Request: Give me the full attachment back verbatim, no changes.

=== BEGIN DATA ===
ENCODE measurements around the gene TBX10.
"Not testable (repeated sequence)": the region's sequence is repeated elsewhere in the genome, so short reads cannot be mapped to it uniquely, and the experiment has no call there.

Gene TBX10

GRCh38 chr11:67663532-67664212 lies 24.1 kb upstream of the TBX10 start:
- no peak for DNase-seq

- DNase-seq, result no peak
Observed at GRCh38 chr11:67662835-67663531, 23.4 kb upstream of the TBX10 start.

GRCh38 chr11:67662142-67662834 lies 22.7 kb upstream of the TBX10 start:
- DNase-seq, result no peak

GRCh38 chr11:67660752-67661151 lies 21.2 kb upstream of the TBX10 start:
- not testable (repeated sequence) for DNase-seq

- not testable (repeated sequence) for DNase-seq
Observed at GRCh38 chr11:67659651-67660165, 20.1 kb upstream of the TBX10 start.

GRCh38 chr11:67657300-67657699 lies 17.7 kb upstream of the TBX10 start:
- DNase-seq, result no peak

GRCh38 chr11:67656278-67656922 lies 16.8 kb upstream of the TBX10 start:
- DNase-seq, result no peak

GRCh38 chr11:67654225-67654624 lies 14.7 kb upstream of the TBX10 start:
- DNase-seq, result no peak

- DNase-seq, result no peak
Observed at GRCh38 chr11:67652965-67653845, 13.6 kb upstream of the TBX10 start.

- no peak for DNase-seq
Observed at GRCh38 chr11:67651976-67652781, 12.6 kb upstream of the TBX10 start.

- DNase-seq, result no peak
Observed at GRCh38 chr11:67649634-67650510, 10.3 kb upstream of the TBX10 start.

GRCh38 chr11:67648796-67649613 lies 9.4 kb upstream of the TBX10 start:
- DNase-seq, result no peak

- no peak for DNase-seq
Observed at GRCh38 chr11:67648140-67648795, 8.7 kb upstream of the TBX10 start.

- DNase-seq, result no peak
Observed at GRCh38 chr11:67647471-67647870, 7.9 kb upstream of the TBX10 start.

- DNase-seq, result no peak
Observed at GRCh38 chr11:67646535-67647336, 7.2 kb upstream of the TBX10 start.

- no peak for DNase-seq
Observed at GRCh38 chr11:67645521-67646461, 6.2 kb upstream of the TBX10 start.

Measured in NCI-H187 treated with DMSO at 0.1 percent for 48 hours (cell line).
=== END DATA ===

ENCODE measurements around the gene TBX10.
"Not testable (repeated sequence)": the region's sequence is repeated elsewhere in the genome, so short reads cannot be mapped to it uniquely, and the experiment has no call there.

Gene TBX10

GRCh38 chr11:67663532-67664212 lies 24.1 kb upstream of the TBX10 start:
- no peak for DNase-seq

- DNase-seq, result no peak
Observed at GRCh38 chr11:67662835-67663531, 23.4 kb upstream of the TBX10 start.

GRCh38 chr11:67662142-67662834 lies 22.7 kb upstream of the TBX10 start:
- DNase-seq, result no peak

GRCh38 chr11:67660752-67661151 lies 21.2 kb upstream of the TBX10 start:
- not testable (repeated sequence) for DNase-seq

- not testable (repeated sequence) for DNase-seq
Observed at GRCh38 chr11:67659651-67660165, 20.1 kb upstream of the TBX10 start.

GRCh38 chr11:67657300-67657699 lies 17.7 kb upstream of the TBX10 start:
- DNase-seq, result no peak

GRCh38 chr11:67656278-67656922 lies 16.8 kb upstream of the TBX10 start:
- DNase-seq, result no peak

GRCh38 chr11:67654225-67654624 lies 14.7 kb upstream of the TBX10 start:
- DNase-seq, result no peak

- DNase-seq, result no peak
Observed at GRCh38 chr11:67652965-67653845, 13.6 kb upstream of the TBX10 start.

- no peak for DNase-seq
Observed at GRCh38 chr11:67651976-67652781, 12.6 kb upstream of the TBX10 start.

- DNase-seq, result no peak
Observed at GRCh38 chr11:67649634-67650510, 10.3 kb upstream of the TBX10 start.

GRCh38 chr11:67648796-67649613 lies 9.4 kb upstream of the TBX10 start:
- DNase-seq, result no peak

- no peak for DNase-seq
Observed at GRCh38 chr11:67648140-67648795, 8.7 kb upstream of the TBX10 start.

- DNase-seq, result no peak
Observed at GRCh38 chr11:67647471-67647870, 7.9 kb upstream of the TBX10 start.

- DNase-seq, result no peak
Observed at GRCh38 chr11:67646535-67647336, 7.2 kb upstream of the TBX10 start.

- no peak for DNase-seq
Observed at GRCh38 chr11:67645521-67646461, 6.2 kb upstream of the TBX10 start.

Measured in NCI-H187 treated with DMSO at 0.1 percent for 48 hours (cell line).